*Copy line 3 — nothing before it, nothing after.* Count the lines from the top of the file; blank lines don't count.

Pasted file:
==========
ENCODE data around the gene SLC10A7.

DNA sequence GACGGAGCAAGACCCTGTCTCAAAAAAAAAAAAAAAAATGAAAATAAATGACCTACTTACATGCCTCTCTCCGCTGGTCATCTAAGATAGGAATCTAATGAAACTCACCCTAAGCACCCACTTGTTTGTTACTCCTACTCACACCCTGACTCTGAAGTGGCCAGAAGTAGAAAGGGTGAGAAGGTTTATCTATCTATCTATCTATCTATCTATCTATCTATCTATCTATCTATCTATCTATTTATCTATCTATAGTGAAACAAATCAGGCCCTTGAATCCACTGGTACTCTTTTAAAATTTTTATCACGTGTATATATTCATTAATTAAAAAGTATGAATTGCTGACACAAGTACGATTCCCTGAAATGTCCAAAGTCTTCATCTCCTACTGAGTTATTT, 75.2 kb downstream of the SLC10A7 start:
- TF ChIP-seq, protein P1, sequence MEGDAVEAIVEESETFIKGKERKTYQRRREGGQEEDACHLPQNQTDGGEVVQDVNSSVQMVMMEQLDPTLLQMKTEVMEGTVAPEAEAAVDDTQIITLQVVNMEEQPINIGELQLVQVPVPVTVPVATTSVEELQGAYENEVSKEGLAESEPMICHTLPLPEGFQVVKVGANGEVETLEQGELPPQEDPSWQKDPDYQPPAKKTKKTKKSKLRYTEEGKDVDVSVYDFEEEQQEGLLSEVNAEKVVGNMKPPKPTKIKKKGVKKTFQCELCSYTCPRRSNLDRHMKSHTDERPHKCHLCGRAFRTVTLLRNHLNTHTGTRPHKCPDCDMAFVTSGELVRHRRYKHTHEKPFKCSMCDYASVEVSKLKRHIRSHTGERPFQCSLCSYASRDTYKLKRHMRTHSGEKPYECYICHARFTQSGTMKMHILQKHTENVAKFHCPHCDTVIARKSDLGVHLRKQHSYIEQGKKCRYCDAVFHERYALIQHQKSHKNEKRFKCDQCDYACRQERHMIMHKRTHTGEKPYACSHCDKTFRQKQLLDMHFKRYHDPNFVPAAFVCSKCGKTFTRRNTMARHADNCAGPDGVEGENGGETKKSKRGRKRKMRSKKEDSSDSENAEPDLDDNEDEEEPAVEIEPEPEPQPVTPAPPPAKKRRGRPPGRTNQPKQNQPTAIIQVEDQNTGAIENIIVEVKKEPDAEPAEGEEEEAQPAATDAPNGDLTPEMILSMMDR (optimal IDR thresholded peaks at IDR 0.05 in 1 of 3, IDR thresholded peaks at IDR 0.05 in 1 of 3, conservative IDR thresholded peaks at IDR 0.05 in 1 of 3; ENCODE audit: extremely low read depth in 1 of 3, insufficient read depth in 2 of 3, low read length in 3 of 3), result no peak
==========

- TF ChIP-seq, protein P1, sequence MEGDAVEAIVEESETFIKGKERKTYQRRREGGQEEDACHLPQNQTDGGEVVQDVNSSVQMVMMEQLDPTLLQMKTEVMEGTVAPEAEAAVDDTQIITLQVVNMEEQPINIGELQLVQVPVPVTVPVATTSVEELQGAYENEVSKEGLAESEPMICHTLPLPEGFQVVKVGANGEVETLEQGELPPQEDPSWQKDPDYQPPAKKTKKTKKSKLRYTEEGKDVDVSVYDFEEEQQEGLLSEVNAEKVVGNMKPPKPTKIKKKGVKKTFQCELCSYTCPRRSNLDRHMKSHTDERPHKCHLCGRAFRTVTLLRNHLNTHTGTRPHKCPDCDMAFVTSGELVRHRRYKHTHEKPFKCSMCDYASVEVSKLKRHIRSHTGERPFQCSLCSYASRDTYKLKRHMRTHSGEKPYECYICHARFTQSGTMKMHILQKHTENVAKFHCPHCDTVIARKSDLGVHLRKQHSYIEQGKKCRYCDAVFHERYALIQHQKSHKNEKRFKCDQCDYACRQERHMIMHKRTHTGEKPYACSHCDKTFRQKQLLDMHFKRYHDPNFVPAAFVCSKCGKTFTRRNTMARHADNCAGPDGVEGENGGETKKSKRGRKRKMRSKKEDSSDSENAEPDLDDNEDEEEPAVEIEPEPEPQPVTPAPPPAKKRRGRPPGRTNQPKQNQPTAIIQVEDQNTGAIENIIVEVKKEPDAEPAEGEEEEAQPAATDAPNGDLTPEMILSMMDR (optimal IDR thresholded peaks at IDR 0.05 in 1 of 3, IDR thresholded peaks at IDR 0.05 in 1 of 3, conservative IDR thresholded peaks at IDR 0.05 in 1 of 3; ENCODE audit: extremely low read depth in 1 of 3, insufficient read depth in 2 of 3, low read length in 3 of 3), result no peak